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Journal of Economic Theory 157 (2015) 811-841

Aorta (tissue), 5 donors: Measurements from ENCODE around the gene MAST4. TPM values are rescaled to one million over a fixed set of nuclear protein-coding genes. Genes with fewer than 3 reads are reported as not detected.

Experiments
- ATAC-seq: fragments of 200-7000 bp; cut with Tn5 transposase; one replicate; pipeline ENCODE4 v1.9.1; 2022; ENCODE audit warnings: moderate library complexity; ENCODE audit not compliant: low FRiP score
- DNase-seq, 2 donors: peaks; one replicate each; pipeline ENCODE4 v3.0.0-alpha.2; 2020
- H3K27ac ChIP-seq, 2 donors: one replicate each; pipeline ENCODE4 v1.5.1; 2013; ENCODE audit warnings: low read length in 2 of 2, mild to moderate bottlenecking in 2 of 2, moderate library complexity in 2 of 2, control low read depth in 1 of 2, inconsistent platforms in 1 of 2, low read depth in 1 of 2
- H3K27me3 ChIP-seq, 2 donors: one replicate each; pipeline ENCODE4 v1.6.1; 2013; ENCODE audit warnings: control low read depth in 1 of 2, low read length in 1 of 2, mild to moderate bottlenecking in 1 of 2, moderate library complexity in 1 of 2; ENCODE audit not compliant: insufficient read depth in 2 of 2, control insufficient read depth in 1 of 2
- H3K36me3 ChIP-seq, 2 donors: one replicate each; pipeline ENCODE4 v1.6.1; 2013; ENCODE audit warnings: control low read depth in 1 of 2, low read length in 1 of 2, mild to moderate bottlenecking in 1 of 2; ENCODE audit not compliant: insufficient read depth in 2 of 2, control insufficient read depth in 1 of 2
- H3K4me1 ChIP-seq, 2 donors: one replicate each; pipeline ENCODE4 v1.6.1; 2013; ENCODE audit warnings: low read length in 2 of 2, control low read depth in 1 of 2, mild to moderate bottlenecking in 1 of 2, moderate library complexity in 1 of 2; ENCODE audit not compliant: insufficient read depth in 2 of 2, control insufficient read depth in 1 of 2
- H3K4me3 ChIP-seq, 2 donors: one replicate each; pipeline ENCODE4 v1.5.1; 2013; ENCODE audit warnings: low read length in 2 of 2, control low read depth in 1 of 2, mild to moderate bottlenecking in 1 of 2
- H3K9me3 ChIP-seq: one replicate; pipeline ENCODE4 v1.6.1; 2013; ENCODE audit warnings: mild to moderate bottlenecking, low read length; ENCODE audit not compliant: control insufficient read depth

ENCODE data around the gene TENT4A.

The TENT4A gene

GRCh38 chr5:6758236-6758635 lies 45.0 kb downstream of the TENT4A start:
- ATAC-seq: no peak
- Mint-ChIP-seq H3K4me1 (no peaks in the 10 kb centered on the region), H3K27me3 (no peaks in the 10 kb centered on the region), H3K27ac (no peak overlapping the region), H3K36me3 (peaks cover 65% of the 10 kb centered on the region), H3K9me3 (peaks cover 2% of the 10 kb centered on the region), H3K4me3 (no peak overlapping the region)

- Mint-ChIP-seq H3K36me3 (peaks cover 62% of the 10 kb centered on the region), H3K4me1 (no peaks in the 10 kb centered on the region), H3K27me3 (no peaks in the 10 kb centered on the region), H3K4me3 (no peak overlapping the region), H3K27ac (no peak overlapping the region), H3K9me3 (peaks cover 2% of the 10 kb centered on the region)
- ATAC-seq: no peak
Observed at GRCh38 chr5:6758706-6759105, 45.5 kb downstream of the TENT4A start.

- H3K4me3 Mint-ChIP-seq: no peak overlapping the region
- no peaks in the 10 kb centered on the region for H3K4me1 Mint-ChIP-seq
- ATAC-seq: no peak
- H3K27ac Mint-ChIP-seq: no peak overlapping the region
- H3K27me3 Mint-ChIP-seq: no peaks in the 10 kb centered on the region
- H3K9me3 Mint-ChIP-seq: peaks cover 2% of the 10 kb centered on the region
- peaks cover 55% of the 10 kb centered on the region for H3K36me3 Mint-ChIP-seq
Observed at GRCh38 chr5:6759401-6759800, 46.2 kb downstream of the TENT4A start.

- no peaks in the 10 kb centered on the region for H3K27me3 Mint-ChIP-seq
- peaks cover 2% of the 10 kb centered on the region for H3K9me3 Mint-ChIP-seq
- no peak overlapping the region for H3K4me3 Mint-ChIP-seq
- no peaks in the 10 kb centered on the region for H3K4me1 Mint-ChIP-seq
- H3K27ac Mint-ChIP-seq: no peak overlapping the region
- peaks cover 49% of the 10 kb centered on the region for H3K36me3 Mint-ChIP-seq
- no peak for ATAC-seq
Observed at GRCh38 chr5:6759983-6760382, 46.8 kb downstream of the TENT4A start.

The paper presents a dynamic model of neighborhood segregation where fee motivated real estate brokers match sellers optimally either to minority or to white buyers. In an initially all-white neighborhood, real estate brokers thus either keep the neighborhood in a steady-state white equilibrium or trigger racial transition by matching sellers to minority buyers, a process called blockbusting. Racial transition leads to a higher rate of property turnover in the neighborhood once the fraction of minorities has reached a tipping point—but racial transition also leads to lower prices, and this is the trade-off faced by a broker. The model shows that with multiple brokers, blockbusting profit per broker is lower as brokers free ride on each other's groundbreaking efforts. The model predicts that racial transition will happen in the neighborhood when (i) the number of brokers is limited, (ii) racial preferences lie in an intermediate range, (iii) the arrival rate of offers is intermediate. Otherwise, real estate brokers steer white households toward white buyers.